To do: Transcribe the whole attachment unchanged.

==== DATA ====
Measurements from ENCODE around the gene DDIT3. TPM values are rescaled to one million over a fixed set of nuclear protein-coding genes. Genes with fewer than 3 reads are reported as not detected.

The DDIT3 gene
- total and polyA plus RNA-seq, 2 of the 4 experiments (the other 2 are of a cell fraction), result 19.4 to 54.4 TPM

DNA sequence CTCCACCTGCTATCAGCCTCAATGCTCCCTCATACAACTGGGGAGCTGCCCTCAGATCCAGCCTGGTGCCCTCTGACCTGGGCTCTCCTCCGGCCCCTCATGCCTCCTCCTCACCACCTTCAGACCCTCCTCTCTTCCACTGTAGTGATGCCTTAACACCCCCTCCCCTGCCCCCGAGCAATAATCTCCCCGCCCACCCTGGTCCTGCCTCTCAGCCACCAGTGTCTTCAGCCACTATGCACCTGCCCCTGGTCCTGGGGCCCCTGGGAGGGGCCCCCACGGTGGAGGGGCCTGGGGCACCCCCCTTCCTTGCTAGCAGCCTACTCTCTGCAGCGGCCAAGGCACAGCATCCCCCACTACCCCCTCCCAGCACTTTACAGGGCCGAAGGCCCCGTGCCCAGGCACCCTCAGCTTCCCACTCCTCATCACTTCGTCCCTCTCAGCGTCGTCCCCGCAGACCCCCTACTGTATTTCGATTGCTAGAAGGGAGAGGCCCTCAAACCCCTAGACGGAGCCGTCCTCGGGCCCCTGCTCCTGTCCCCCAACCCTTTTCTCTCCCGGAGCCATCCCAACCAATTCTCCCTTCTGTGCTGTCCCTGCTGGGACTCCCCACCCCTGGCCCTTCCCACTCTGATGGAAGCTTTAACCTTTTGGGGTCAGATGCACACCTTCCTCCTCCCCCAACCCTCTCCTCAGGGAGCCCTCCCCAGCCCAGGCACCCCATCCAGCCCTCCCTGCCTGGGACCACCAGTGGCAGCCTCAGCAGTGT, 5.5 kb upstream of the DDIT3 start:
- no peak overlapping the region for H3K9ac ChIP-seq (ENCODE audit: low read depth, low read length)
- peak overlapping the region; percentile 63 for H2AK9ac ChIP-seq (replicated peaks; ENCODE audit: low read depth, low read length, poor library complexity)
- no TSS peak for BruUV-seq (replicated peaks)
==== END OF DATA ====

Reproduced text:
Measurements from ENCODE around the gene DDIT3. TPM values are rescaled to one million over a fixed set of nuclear protein-coding genes. Genes with fewer than 3 reads are reported as not detected.

The DDIT3 gene
- total and polyA plus RNA-seq, 2 of the 4 experiments (the other 2 are of a cell fraction), result 19.4 to 54.4 TPM

DNA sequence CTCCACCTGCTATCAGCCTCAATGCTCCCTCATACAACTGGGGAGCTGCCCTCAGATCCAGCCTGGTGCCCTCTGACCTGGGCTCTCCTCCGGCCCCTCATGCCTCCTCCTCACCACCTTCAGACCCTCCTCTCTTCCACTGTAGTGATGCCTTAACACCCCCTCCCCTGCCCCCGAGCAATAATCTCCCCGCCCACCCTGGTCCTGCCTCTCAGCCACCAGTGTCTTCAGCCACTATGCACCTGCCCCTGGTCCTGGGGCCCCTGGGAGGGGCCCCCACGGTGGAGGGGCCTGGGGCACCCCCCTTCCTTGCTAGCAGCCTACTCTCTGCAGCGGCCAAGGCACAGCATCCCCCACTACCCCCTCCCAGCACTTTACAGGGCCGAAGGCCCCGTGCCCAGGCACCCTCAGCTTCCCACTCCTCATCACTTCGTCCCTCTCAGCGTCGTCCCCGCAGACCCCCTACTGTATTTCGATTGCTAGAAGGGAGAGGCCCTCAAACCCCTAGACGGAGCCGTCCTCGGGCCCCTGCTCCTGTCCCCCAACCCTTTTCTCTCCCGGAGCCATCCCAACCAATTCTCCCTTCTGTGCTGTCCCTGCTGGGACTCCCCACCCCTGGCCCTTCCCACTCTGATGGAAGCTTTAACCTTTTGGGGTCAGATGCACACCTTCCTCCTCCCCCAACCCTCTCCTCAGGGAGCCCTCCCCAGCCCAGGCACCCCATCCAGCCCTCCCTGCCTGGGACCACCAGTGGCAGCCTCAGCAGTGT, 5.5 kb upstream of the DDIT3 start:
- no peak overlapping the region for H3K9ac ChIP-seq (ENCODE audit: low read depth, low read length)
- peak overlapping the region; percentile 63 for H2AK9ac ChIP-seq (replicated peaks; ENCODE audit: low read depth, low read length, poor library complexity)
- no TSS peak for BruUV-seq (replicated peaks)